Kids are people too! Maybe this seems like it goes without saying. I think it is worth exploring a little, because when I say “people” I mean independent souls and bodies who should be thought of and respected as such. Kids are their own people and I want to be conscious of this in the way that I treat them and think about their feelings, actions and desires. I believe that each person is an individual with unique personality traits and needs that have been with us since we were born. Each of us have been shaped by our families in certain ways, but inside, we are who we are, totally separate from them. The same goes for our children.
Long before I had kids, a Rabbi and teacher of mine told me that our children have all of our good and bad midot (attributes). He was saying that if we pay attention, our children can help reveal all of our own positive and negative traits through their own behavior. When I see something in my children that frustrates or even infuriates me, it is most likely something I dislike about myself as well. If I see something beautiful and praiseworthy in my children, my first thought is not that I have that characteristic too, but maybe it should be.
Figuring out how to treat my children is a complicated dance with endless possibilities. In any relationship I truly believe that acknowledging how my own thoughts and emotions are coloring my experiences is the first step to my own best path. With my kids this is extremely important. When interactions with my children bring up uncomfortable, angry, sad feelings in me, it is so easy to say to myself, “Why are they acting this way?” or “They should be doing ____!” There is not always an answer to the first question and the second statement is the ultimate recipe for futile frustration. So what can I do? I don’t know! I’m not sure, I try to take it on a case by case basis. The first thing I try to say to myself when I feel really upset with my kids is “this is not an emergency” (as long as it isn’t an actual emergency!). I think I read this on Dr. Laura Markham’s blog. It helps me create a little space between my impulse and my reaction. Sometimes my frustration is about something that really is inappropriate and I think it is okay to express that. As I said in my previous post, I don’t want to pressure myself to try to move through life with a constant smile. I get angry sometimes, and sometimes for good reason. What I’m trying to avoid are reactions disproportionate to the action. These visceral reactions are not pleasant, I think everyone has experienced this sensation, when we are taken back to another place and time by an experience in the present. It is not a pleasant feeling!
We all have buttons and it is our kids’ job to push them. Why else would they be so good at it!? I believe that if I pay attention, my children will reveal all of my own best and worst traits and give me endless opportunities to heal. This takes time, or at least I try to remind myself of that even when I feel like I’ve taken the “low road.” I try to remember that it is never too late to “connect with respect,” and say “I’m sorry” to my child or my husband or myself. My hope is to then to see patterns in damaging thoughts and actions and begin to change them.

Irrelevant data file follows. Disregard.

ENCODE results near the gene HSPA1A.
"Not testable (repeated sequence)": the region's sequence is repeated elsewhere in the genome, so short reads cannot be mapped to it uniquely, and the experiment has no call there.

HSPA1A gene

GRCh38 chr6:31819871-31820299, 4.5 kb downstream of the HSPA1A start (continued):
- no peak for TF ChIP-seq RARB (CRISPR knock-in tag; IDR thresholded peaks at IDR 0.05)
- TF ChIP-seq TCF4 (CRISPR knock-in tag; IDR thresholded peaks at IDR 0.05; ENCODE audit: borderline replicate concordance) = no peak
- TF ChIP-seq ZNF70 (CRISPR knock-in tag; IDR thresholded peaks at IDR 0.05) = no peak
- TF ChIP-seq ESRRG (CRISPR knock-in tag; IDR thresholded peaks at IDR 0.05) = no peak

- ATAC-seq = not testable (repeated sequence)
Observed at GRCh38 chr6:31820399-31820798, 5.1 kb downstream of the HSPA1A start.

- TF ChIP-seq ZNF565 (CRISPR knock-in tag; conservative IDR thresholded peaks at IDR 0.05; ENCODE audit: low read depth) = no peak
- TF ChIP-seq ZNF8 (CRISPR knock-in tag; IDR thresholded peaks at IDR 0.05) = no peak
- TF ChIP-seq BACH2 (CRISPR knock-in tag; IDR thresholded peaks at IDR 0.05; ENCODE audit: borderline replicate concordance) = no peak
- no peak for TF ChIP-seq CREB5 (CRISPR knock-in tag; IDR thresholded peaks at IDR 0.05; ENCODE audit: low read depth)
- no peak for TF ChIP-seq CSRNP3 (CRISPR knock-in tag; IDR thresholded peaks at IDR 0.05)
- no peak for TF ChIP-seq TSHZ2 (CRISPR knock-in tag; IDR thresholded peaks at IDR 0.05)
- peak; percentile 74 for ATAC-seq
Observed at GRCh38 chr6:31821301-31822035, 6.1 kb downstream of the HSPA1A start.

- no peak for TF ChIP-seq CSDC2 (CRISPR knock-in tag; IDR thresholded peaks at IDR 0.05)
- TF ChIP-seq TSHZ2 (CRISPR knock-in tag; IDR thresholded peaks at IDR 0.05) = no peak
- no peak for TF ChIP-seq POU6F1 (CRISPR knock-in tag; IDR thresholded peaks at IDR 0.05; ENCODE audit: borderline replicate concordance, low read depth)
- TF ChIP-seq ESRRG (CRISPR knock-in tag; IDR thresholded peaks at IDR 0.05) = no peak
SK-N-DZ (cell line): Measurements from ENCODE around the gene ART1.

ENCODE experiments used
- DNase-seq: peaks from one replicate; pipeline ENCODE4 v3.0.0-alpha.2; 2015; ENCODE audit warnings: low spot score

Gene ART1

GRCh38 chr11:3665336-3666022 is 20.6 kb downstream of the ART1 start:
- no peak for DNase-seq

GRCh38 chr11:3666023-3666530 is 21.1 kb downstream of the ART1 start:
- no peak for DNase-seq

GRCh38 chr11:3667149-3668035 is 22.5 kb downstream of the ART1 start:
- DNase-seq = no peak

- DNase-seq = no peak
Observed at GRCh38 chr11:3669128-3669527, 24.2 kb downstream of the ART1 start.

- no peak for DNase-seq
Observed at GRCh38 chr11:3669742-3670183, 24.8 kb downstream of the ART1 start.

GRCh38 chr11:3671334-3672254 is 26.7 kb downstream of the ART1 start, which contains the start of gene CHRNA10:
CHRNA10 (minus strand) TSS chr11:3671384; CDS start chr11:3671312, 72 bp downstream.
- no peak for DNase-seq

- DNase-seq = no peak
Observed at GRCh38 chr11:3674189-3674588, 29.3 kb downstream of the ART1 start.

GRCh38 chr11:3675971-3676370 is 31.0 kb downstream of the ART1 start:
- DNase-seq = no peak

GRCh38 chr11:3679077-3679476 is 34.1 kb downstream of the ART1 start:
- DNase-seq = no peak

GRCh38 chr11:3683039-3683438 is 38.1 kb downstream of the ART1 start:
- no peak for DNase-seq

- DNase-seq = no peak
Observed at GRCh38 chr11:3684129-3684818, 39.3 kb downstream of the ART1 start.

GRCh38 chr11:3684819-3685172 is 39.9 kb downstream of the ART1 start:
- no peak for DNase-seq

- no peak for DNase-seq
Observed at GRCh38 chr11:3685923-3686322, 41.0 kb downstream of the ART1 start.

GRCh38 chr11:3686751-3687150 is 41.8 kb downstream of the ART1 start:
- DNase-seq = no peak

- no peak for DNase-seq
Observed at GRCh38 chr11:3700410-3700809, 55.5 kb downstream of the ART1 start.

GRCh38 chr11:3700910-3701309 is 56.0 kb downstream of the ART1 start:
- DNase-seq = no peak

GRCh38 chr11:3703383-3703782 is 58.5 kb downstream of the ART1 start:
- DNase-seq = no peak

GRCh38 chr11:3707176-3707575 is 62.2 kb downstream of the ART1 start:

On the subject of difficult situtions, tonight was Mo’s late night at work so I had to put both kids to bed by myself. Our usual bedtime routine is bath for both of them, books for Ben with Mo and nursing for Ella with me, then lights out. I stay with Ella and Mo stays with Ben until they fall asleep. You can imagine why one person trying to fulfill this routine is literally impossible. It started out fine but I was stressed about getting them to sleep by a certain time and by an hour after bedtime they were both still awake. After I thought he was asleep Ben came out and I totally snapped and yelled at him to get back in bed. I saw that I really startled him by yelling, he literally jumped. I felt terrible! I went into his room told him firmly to get bed and turn out the light. Then my frustration started to fade and I and asked him if I had scared him when I yelled. He said “Yes, did you see me jump?” I said “I did and I’m so sorry, I’m having a really hard night and it’s an hour past your bedtimes. I’m sorry I yelled and I’m sorry I scared you. It’s not nice to be scared right before bedtime.” He said, “Right, because it gives you the creeps.” We talked for another minute until I felt like we had reconnected and that he would be able to go to bed without feeling upset. I stayed in his room holding Ella for a few minutes but left before he was asleep. It wasn’t a total disaster but they both finally fell asleep over an hour after their normal bedtimes so we are going to have to figure out a much less stressful plan for the nights when Mo isn’t home for bed time. I don’t want to give up laying with either one of them because it is one of the sweetest times of day for me and for Mo to take a minute and have quiet time with the kids. If you have any suggestions for how to change up the bedtime routine for the nights when we aren’t both home I would love to hear them. I would prefer not to have to give up the routine we have now for the rest of the nights, but I’m open to changes.
Alright, I’m not sure how much of this made sense because it has been a really long day! I hope you will take a minute to share your ideas about what I said.